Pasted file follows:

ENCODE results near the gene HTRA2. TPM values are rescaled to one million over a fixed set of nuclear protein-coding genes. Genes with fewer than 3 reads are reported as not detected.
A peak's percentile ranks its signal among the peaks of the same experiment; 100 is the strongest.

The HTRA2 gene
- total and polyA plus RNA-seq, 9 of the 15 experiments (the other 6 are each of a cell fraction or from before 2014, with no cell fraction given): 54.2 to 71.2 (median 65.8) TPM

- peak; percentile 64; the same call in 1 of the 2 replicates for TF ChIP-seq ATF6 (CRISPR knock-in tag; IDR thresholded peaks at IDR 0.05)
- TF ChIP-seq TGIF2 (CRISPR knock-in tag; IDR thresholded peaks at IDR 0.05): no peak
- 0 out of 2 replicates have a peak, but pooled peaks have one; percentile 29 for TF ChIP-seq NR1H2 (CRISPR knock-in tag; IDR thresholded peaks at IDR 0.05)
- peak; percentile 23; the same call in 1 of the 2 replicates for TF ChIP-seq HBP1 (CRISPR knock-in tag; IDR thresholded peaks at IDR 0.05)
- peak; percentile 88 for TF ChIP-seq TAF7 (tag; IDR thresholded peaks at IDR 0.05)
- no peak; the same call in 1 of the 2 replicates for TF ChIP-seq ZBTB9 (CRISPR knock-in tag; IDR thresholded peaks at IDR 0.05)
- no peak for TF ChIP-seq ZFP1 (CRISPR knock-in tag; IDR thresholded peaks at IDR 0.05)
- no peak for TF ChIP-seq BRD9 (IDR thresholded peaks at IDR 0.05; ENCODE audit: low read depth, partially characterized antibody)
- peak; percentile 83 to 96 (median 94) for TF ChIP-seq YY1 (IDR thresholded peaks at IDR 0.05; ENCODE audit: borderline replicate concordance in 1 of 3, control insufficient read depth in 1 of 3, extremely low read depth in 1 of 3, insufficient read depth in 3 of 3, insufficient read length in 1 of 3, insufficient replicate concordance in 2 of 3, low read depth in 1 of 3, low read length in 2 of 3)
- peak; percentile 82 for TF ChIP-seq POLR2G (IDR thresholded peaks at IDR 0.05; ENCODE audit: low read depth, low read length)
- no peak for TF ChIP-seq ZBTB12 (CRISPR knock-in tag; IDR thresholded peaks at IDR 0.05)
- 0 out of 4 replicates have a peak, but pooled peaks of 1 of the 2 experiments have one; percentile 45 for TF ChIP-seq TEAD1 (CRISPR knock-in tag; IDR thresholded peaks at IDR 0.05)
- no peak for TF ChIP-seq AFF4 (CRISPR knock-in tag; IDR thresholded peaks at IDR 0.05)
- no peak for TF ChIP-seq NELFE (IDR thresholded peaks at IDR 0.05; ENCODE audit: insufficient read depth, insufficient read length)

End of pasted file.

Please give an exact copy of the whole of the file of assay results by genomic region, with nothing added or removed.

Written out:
ENCODE results near the gene HTRA2. TPM values are rescaled to one million over a fixed set of nuclear protein-coding genes. Genes with fewer than 3 reads are reported as not detected.
A peak's percentile ranks its signal among the peaks of the same experiment; 100 is the strongest.

The HTRA2 gene
- total and polyA plus RNA-seq, 9 of the 15 experiments (the other 6 are each of a cell fraction or from before 2014, with no cell fraction given): 54.2 to 71.2 (median 65.8) TPM

- peak; percentile 64; the same call in 1 of the 2 replicates for TF ChIP-seq ATF6 (CRISPR knock-in tag; IDR thresholded peaks at IDR 0.05)
- TF ChIP-seq TGIF2 (CRISPR knock-in tag; IDR thresholded peaks at IDR 0.05): no peak
- 0 out of 2 replicates have a peak, but pooled peaks have one; percentile 29 for TF ChIP-seq NR1H2 (CRISPR knock-in tag; IDR thresholded peaks at IDR 0.05)
- peak; percentile 23; the same call in 1 of the 2 replicates for TF ChIP-seq HBP1 (CRISPR knock-in tag; IDR thresholded peaks at IDR 0.05)
- peak; percentile 88 for TF ChIP-seq TAF7 (tag; IDR thresholded peaks at IDR 0.05)
- no peak; the same call in 1 of the 2 replicates for TF ChIP-seq ZBTB9 (CRISPR knock-in tag; IDR thresholded peaks at IDR 0.05)
- no peak for TF ChIP-seq ZFP1 (CRISPR knock-in tag; IDR thresholded peaks at IDR 0.05)
- no peak for TF ChIP-seq BRD9 (IDR thresholded peaks at IDR 0.05; ENCODE audit: low read depth, partially characterized antibody)
- peak; percentile 83 to 96 (median 94) for TF ChIP-seq YY1 (IDR thresholded peaks at IDR 0.05; ENCODE audit: borderline replicate concordance in 1 of 3, control insufficient read depth in 1 of 3, extremely low read depth in 1 of 3, insufficient read depth in 3 of 3, insufficient read length in 1 of 3, insufficient replicate concordance in 2 of 3, low read depth in 1 of 3, low read length in 2 of 3)
- peak; percentile 82 for TF ChIP-seq POLR2G (IDR thresholded peaks at IDR 0.05; ENCODE audit: low read depth, low read length)
- no peak for TF ChIP-seq ZBTB12 (CRISPR knock-in tag; IDR thresholded peaks at IDR 0.05)
- 0 out of 4 replicates have a peak, but pooled peaks of 1 of the 2 experiments have one; percentile 45 for TF ChIP-seq TEAD1 (CRISPR knock-in tag; IDR thresholded peaks at IDR 0.05)
- no peak for TF ChIP-seq AFF4 (CRISPR knock-in tag; IDR thresholded peaks at IDR 0.05)
- no peak for TF ChIP-seq NELFE (IDR thresholded peaks at IDR 0.05; ENCODE audit: insufficient read depth, insufficient read length)